Virtual Workbench

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Not your average 1970’s acoustic, this Mossman South Wind is a great example of one of the better small manufacturers of that era. We reset the neck angle and refretted it for more comfortable action and sound.



Mossman Guitars is a smaller American guitar company with an interesting history dating back to the mid 1960’s. They have always sought to focus on high quality construction and materials

The owner of this South Wind model suffers from arthritis in his hands and needs his guitars to be set up with low action. But this particular guitar, like most acoustics over 20 years old, had gradually developed an under-set neck that is evidenced by high action and a low bridge saddle. A simple set-up just wasn’t going to give us the results he needed so we opted to reset the neck angle.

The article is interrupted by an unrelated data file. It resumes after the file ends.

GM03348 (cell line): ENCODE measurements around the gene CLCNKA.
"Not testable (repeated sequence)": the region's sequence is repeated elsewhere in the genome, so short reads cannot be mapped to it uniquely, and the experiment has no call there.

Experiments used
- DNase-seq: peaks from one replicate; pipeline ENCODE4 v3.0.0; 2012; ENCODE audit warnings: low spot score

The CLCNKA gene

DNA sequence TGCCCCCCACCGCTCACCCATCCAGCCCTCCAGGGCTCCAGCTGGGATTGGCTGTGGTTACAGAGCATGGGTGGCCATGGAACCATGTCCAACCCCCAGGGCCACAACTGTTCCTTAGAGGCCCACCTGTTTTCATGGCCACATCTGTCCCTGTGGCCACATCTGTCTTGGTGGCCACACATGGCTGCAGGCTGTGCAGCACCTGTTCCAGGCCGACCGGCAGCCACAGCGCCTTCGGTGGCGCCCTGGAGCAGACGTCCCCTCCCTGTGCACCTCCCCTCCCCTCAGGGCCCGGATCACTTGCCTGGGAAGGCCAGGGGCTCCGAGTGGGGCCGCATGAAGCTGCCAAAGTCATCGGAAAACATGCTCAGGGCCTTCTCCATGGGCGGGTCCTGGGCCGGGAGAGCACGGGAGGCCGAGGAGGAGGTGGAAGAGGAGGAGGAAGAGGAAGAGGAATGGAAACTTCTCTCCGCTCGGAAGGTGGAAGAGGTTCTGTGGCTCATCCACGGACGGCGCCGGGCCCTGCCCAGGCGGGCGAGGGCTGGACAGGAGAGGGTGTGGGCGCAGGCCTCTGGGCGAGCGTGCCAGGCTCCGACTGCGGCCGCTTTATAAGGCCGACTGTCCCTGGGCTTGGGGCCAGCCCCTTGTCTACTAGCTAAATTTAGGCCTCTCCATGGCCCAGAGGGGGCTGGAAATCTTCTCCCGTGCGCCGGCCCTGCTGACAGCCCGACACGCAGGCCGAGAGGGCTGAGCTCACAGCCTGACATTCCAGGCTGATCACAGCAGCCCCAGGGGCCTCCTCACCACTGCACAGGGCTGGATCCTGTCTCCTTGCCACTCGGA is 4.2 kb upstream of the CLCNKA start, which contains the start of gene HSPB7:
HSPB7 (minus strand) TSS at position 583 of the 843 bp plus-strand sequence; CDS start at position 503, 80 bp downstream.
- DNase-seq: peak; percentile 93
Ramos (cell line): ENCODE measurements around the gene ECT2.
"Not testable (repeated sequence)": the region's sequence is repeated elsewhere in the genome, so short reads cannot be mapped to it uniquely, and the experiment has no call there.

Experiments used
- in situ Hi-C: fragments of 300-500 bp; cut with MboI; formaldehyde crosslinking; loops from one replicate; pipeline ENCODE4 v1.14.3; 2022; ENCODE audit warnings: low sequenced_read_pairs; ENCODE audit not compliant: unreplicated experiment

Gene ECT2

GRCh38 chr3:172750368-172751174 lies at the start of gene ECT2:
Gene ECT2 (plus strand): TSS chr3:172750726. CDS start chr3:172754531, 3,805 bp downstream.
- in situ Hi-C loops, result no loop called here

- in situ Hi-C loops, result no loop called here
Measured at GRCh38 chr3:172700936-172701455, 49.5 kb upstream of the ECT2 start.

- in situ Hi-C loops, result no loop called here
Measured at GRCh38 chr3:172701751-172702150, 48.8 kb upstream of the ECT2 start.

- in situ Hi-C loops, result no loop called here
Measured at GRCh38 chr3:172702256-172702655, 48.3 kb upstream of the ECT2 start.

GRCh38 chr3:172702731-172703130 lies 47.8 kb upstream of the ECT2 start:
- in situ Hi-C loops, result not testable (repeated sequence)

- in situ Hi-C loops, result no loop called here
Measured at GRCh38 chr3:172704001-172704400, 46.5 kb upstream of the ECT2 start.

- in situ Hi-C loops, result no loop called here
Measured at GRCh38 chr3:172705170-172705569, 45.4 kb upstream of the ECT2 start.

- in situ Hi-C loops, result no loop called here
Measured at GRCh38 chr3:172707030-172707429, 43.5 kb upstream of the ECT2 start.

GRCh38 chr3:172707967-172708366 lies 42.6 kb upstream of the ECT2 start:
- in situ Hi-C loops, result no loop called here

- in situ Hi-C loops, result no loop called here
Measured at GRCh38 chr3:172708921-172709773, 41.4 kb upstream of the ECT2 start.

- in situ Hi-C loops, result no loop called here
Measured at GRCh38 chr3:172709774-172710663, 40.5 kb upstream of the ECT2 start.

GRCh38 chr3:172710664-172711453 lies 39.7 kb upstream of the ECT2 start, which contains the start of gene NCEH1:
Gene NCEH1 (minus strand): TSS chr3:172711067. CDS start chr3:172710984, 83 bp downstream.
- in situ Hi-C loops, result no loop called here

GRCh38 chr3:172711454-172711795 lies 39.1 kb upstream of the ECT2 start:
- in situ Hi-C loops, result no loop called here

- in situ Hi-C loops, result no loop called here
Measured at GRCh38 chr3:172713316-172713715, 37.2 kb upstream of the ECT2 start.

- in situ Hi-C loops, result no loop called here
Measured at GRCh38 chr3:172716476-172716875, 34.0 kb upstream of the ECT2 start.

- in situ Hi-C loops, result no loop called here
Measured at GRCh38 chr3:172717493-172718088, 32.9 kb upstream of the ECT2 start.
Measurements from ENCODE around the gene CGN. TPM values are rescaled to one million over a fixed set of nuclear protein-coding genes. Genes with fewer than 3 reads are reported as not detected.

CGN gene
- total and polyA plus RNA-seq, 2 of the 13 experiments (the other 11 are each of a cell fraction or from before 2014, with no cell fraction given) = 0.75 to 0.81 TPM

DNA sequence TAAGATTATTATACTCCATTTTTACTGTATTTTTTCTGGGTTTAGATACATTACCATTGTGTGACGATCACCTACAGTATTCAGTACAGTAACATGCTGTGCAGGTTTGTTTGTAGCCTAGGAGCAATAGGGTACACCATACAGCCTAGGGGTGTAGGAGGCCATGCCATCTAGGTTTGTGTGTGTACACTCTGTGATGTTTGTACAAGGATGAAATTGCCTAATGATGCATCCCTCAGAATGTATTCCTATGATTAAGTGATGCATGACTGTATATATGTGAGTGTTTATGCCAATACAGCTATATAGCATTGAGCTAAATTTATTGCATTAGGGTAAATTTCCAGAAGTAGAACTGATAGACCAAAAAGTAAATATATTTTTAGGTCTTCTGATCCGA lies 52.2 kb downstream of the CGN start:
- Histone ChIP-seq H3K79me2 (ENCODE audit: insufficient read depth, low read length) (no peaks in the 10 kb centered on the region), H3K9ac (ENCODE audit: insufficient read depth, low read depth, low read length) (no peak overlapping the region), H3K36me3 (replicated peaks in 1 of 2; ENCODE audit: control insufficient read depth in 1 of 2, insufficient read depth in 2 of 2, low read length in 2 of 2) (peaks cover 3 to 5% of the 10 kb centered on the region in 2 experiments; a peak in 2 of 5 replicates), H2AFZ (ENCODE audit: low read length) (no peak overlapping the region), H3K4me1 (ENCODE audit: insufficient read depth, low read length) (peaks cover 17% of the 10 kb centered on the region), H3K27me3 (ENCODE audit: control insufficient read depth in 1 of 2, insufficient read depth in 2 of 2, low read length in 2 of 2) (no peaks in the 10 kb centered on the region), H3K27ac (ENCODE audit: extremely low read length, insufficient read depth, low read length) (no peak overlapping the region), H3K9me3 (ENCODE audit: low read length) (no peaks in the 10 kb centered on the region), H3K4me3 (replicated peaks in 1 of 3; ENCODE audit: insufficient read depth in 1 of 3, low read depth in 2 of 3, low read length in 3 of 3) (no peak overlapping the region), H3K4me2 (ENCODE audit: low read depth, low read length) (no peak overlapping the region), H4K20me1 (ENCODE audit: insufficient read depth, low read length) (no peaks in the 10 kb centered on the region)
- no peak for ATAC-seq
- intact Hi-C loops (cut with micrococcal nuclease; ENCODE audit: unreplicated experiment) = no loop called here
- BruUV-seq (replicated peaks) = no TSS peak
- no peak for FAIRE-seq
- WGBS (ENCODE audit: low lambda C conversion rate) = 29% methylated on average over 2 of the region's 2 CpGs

Here you can see the string action where the neck joins the body.  It’s what some guitarists might consider playable, but with his arthritis, it was just too uncomfortable for the owner to play.


If the saddle were sitting up nice and high like on a newer guitar, we could lower it to bring the strings down. But if we did that here, the strings would not not have enough downward pressure or break-over to produce a strong sound. It would end up sounding like a sitar. So we’ll need to remove and reset the neck angle and replace the saddle with a taller one.


The Mossman utilizes a neck joint that is part bolt-on and part glued mortise and tenon so after removing the bolts, we need to loosen the glue by injecting steam into the neck pocket. At that point the neck comes off rather easily.



Then Dan re-shapes the neck heel so that it will join the body at the correct angle.


Then he re-attaches the neck to the body.


As with most neck resets, we’ll also level and refret the fretboard.


Finally, this 30 year old Mossman is ready to go with easy action even with a new taller saddle.  It should easily have another 30 years of  music ahead of it.